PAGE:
‘Tis the Season...For New Workers' Comp Claims?

17 Nov 2022 8:22 AM | Jennifer Edwards (Administrator)

By Elizabeth Ligon, Teague Campbell

Whether for team building or to celebrate the upcoming holidays, we often see a resurgence of off-site, employer-sponsored events this time of year, which also means an uptick in questions about whether injuries that occur at these types of events are compensable under the North Carolina Workers’ Compensation Act. As with most legal questions, the answer is oftentimes “it depends.” The general rule involving these off-site events is if an employer provides an occasion for recreation or an outing for employees and invites them to participate - but does not require them to do so - and an employee is injured while engaged in the activities, such injury does not arise out of the employment. However, the courts will consider several factors to determine whether an injury occurring at an event is compensable, including whether the event was sponsored and financed by the employer, the extent the employer encouraged their employees to attend the event, and the extent that the employer benefited from the event.

What does case law say?

In Chilton v. Bowman Gray School of Medicine, 45 N.C. App. 13, 262 S.E.2d 347 (1980), the Radiology Department of the hospital organized and paid for a picnic for members of the faculty and new residents to become acquainted. Employees felt no direct pressure to attend, but some employees testified that they felt that they should go to the picnic. During a volleyball game at the picnic, an employee broke his ankle. The Court of Appeals considered several factors to determine whether an injury at an employer-sponsored recreational event was compensable, including:

  • Did the employer in fact sponsor the event?;
  • To what extent was attendance voluntary?;
  • Was there some degree of encouragement to attend evidenced by such factors as taking a record of attendance, paying for the time spent or requiring the employee to work if he did not attend, or maintaining a known custom of attending?;
  • Did the employer finance the occasion to a substantial extent?;
  • Did the employees regard it as an employment benefit to which they were entitled as of right?; and
  • Did the employer benefit from the event, not merely in a vague way through better morale and goodwill, but through such tangible advantages as having an opportunity to make speeches and awards?

After considering these factors, the Court of Appeals found the injury not compensable because it was not clear that the Radiology Department sponsored the picnic; the event seemed to be a self-perpetuating one that occurred each year more because of tradition than from any initiative taken by the Department heads; attendance was voluntary; no record of attendance was taken; the participants were not paid for the time spent, nor was any employee required to work at the medical school if he did not attend; the picnic was not an event that employees regarded as being a benefit to which he was entitled as a matter of right; and the Radiology Department did not utilize the picnic as an opportunity to give a “pep” talk or grant awards.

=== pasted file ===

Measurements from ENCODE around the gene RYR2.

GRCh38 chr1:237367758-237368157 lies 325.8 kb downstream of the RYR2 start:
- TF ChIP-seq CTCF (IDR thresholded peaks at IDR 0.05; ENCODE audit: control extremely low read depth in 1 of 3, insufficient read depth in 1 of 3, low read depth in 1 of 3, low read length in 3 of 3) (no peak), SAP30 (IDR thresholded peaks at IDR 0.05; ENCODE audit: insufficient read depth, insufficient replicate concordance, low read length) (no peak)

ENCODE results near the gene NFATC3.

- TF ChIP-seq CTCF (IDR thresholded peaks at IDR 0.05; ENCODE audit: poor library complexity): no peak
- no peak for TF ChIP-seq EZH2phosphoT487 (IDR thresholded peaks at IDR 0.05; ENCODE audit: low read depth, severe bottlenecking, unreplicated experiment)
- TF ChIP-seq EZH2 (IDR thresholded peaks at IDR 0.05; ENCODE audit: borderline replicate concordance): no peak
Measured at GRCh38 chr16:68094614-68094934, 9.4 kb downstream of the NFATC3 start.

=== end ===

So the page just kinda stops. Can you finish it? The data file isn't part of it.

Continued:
However, the Court came to a different conclusion in Holliday v. Tropical Nut & Fruit Co., 242 N.C. App. 562, 775 S.E.2d 885 (2015).  There. the employer required the claimant to attend a three-day conference. On the first evening of the conference, the employer organized a bowling and laser tag social event for the employees in attendance. The employer paid all expenses for the event, assigned employees to teams, and told each employee which activities they would be participating in upon arrival. The claimant was assigned laser tag. Approximately 15 minutes into the game, he began to feel sharp pain in his knee. After the game concluded, he immediately informed his general manager that he thought he had hurt his knee, but he was able to attend the remainder of the conference.

The North Carolina Court of Appeals held that, since the employer required its employees to attend the conference, encouraged their participation in activities, and derived a business benefit from the event as a whole due to the team building and networking opportunities of the sporting events, the claimant's injury arose out of his employment. The Court further noted that the conference and the claimant's participation in all events during the conference were scheduled by the employer and were calculated to further, directly or indirectly, the employer’s business.


When considering whether an injury occurring at a work event would be compensable, evaluate whether the work event is sponsored and/or financed by the employer, and whether the employee’s attendance is mandatory. Team building activities are important, but in order to minimize your exposure, voluntariness is key. If an employee is injured at an event sponsored and financed by their employer and participation is mandatory, the injury will most likely be found compensable.

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